The map cabinets on the third floor of the library contain a collection of paper charts and maps for all areas of the world, and beyond. Many of these can be checked out at the ciruclation desk.
One of the most important local collections in this library is on microfilm on the thrid floor- near the map cabinets. The microfilm reader and printer is with the microfilm cabinets
The entire United States coastline, including islands, large lakes and major rivers are in this set. A chart indicates water features such as depth, navigation channels and the location of shoals and other sunken objects that are hazards to navigation. Shorelines and landmarks visible from the water are also included in these charts.
Use this interactive link to find a chart location and view a chart online.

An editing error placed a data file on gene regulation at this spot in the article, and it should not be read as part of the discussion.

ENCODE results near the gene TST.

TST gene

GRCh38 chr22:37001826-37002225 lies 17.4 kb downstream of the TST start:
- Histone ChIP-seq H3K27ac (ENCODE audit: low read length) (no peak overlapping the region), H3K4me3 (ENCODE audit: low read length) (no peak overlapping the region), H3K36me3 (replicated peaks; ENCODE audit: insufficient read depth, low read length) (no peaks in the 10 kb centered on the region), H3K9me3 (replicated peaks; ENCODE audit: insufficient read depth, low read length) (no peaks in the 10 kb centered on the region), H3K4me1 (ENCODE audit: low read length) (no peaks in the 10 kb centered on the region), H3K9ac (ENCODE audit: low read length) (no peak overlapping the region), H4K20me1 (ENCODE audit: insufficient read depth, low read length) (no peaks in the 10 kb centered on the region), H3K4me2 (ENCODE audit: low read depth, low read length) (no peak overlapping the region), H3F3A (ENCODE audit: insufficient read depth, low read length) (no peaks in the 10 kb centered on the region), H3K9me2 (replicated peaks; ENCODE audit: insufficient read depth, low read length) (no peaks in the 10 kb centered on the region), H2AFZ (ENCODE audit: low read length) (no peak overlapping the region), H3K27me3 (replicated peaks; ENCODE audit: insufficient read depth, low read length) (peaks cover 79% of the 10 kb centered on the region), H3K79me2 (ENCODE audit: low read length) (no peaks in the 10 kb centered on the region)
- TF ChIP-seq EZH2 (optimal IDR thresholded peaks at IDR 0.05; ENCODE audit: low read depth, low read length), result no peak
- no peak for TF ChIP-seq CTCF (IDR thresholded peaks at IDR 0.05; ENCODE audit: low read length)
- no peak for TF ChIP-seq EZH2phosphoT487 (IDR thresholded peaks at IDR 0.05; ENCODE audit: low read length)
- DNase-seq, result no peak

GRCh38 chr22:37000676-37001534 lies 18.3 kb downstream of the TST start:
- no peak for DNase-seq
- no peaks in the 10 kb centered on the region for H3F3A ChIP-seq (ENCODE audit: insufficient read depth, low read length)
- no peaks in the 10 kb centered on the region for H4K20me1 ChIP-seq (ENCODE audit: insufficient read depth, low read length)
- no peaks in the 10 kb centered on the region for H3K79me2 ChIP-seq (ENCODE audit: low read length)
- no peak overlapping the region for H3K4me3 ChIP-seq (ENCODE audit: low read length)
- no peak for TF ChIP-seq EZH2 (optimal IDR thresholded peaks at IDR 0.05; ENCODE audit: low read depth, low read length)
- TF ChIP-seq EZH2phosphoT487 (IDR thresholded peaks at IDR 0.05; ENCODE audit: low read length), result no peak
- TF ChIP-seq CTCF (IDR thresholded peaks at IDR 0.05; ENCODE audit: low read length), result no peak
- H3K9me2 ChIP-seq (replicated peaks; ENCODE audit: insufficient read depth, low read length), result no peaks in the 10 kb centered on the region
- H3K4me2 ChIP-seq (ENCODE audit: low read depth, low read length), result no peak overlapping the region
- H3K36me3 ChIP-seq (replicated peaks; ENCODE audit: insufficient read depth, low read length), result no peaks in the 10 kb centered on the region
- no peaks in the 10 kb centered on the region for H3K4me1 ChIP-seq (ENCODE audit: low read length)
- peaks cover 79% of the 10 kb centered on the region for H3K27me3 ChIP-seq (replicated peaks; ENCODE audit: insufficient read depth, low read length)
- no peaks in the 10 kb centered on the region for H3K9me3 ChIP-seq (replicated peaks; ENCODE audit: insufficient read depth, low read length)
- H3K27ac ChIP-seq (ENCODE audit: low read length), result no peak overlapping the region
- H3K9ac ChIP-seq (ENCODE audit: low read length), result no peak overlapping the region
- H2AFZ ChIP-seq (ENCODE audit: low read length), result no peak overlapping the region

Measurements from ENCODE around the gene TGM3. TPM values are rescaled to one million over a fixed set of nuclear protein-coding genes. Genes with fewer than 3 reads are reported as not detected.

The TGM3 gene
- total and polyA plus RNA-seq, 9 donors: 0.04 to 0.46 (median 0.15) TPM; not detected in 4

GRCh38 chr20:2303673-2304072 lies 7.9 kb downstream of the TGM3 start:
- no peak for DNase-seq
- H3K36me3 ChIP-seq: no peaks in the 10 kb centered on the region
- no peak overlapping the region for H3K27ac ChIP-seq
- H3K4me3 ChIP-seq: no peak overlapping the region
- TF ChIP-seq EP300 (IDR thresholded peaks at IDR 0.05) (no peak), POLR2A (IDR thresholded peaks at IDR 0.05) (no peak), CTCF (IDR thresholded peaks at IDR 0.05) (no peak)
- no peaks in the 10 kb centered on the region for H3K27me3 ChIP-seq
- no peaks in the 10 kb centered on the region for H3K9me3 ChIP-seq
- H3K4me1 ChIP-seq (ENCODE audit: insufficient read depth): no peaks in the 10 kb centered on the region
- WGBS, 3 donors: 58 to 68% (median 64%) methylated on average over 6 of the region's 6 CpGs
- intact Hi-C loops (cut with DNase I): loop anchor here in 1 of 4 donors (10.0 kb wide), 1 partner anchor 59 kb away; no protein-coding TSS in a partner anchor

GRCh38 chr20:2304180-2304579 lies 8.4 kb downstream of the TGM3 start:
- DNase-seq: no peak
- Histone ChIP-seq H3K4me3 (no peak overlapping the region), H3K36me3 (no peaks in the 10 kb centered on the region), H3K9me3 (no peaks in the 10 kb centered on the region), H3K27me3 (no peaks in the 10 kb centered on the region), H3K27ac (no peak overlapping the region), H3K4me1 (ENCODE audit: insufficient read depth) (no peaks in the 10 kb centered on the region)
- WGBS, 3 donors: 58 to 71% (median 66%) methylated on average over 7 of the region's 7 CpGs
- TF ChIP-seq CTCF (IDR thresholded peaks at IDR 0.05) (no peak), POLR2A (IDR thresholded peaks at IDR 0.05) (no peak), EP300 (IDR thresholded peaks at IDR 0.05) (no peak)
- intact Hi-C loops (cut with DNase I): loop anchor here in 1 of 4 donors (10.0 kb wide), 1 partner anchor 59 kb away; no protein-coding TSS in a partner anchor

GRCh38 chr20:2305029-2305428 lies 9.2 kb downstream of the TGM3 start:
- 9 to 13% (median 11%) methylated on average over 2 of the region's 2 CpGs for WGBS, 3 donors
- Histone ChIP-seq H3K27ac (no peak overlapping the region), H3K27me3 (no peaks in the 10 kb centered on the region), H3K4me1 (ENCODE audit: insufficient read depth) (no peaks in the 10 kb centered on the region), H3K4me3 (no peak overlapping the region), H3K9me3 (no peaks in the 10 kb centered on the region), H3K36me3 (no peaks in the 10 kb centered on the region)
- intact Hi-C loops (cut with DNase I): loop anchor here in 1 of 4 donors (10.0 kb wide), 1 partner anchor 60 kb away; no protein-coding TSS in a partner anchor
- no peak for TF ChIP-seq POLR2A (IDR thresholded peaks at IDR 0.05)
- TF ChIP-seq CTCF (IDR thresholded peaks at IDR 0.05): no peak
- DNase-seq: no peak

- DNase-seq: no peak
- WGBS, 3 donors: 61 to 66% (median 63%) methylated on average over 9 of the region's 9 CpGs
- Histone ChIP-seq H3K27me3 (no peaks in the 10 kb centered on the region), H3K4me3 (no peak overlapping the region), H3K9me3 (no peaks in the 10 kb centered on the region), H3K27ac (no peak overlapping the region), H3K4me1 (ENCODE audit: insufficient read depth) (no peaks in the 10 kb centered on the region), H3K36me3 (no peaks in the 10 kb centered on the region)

This library receives the complete set from the U.S. government, kept in the map cabinets (third floor near elevators) labeled "Coastal Charts." The charts are organized in numerical order from the Gulf of Mexico, going counterclockwise around the coastline to southern California. "Our" coastal area is the 13200 range. The highest numbers in the set are for Hawaii and the Virgin Islands.
The term “bathymetry” originally referred to the ocean’s depth relative to sea level, although it has come to mean “submarine topography,” or the depths and shapes of underwater terrain. Bathymetry is the study of the "beds" or "floors" of water bodies, including the ocean, rivers, streams, and lakeshttp
Hydrography, measures the physical features of a water body. Hydrography includes not only bathymetry, but also the shape and features of the shoreline; the characteristics of tides, currents, and waves; and the physical and chemical properties of the water itself.